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Subject: Clifford Frondel, 95, Mineralogist

studied moon rocks and kidney stones
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Date Posted: November 18, 2002 4:18:33 EDT

Dr. Clifford Frondel, a Harvard mineralogist who was among the first people on earth to view rocks brought back from the moon, died on Tuesday in a nursing home in Winchester, Mass. He was 95.

The cause was complications from Alzheimer's disease, his wife said.

As a scientist recruited by NASA to study the moon rocks brought back by Apollo 11 astronauts, Dr. Frondel was present when a box containing 48 pounds of rocks from the Sea of Tranquillity was opened in Houston on July 25, 1969.

"It's basalt! It's igneous!" Dr. Frondel exclaimed upon examining the rocks.

At the time, no one had known what to expect, Dr. Carl Francis, who succeeded Dr. Frondel as curator of the Harvard Mineralogical Museum in 1977, said.

"Basically, what he said means that you don't have to start over to understand lunar geology," Dr. Francis explained. "It's similar to work we have done here on earth."

Still, the authorities supervising the study were not taking any chances. When Dr. Frondel was exposed to lunar dust later that year while he was researching samples from the Apollo 12 mission, he was quarantined for two weeks.

"They worried that if there was some kind of life on the moon and it leaked into the environment, it could have devastating consequences," Dr. Francis said.

But Dr. Frondel's wife, Judith, 92, said she had not been worried about her husband's health when told about the quarantine.

"I thought to myself: `He only packed for three days. He doesn't have enough underwear for two weeks,' " she recalled in an interview.

Dr. Frondel, who was born in New York, married Judith Weiss in 1949. They had one daughter, Barbara Frondel, 52, who lives in Israel. Dr. Frondel is also survived by a sister, Martita van Ness.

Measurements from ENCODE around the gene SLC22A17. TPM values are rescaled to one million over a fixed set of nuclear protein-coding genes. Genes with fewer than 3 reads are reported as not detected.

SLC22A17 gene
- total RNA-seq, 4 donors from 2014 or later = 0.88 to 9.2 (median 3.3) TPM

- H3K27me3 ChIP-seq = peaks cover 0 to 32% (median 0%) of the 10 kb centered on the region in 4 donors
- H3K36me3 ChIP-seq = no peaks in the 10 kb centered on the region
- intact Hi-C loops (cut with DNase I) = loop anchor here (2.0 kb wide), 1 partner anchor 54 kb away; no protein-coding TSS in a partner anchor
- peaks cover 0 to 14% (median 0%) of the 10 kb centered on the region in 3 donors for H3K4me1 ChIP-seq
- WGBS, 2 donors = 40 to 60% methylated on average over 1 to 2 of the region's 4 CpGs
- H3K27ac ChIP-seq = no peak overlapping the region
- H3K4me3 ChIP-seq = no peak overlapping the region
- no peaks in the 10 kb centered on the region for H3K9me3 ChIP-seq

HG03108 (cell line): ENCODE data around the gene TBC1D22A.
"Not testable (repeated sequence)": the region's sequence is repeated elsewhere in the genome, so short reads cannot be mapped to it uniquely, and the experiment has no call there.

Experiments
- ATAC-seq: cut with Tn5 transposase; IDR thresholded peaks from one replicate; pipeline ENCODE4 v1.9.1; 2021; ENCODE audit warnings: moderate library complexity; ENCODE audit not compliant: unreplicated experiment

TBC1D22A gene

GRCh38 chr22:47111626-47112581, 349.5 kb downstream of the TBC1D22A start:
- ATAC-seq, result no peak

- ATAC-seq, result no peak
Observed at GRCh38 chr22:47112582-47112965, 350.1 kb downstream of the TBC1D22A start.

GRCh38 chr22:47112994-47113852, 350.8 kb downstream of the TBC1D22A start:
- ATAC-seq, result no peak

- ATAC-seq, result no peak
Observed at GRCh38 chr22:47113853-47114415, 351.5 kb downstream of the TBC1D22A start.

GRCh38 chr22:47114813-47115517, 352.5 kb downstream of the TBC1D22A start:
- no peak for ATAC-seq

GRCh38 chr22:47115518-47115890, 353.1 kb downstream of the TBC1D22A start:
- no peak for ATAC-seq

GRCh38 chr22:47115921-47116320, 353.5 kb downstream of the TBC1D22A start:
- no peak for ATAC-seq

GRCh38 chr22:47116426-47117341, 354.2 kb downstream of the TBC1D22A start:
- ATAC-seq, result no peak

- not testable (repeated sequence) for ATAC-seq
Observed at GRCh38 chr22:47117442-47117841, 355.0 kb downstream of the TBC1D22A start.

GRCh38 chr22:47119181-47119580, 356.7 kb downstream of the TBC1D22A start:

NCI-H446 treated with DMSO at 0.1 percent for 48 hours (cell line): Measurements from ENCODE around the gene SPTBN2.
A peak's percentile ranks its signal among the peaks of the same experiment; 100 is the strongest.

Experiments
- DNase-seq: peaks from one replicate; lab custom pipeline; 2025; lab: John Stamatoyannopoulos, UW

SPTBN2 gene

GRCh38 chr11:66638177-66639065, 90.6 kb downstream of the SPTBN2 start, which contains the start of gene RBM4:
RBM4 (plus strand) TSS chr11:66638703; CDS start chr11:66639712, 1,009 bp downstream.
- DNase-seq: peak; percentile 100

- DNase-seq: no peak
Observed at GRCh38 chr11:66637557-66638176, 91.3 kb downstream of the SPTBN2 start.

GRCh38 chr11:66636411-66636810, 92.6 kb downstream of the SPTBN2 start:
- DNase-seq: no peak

Mrs. Frondel, also a mineralogist, said she had met her husband through work. Eventually, she helped in his laboratory at Harvard, where he was a professor from 1939 to 1977.

"He always believed that his teaching was as important as his research," Mrs. Frondel said.

Over the years, Dr. Frondel was credited with discovering 48 new types of minerals. He has had two minerals, Cliffordite and Frondelite, named in his honor.

During World War II he worked with the Army Signal Corps to make quartz oscillator plates in walkie-talkies more efficient. The later application of that research is evident in the use of quartz timing devices in watches.

Dr. Frondel did influential work applying research methods used in mineralogy to other fields. He worked with Dr. Edwin L. Prien to develop a method of detecting kidney stones through X-ray technology.

Dr. Frondel also helped create spectrochemical methods to find art forgeries.

He was the third American geologist to be accepted to Italy's national academy of science, and was recognized by the scientific community around the world.

"He is a giant in 20th-century mineralogy," Dr. Francis said.

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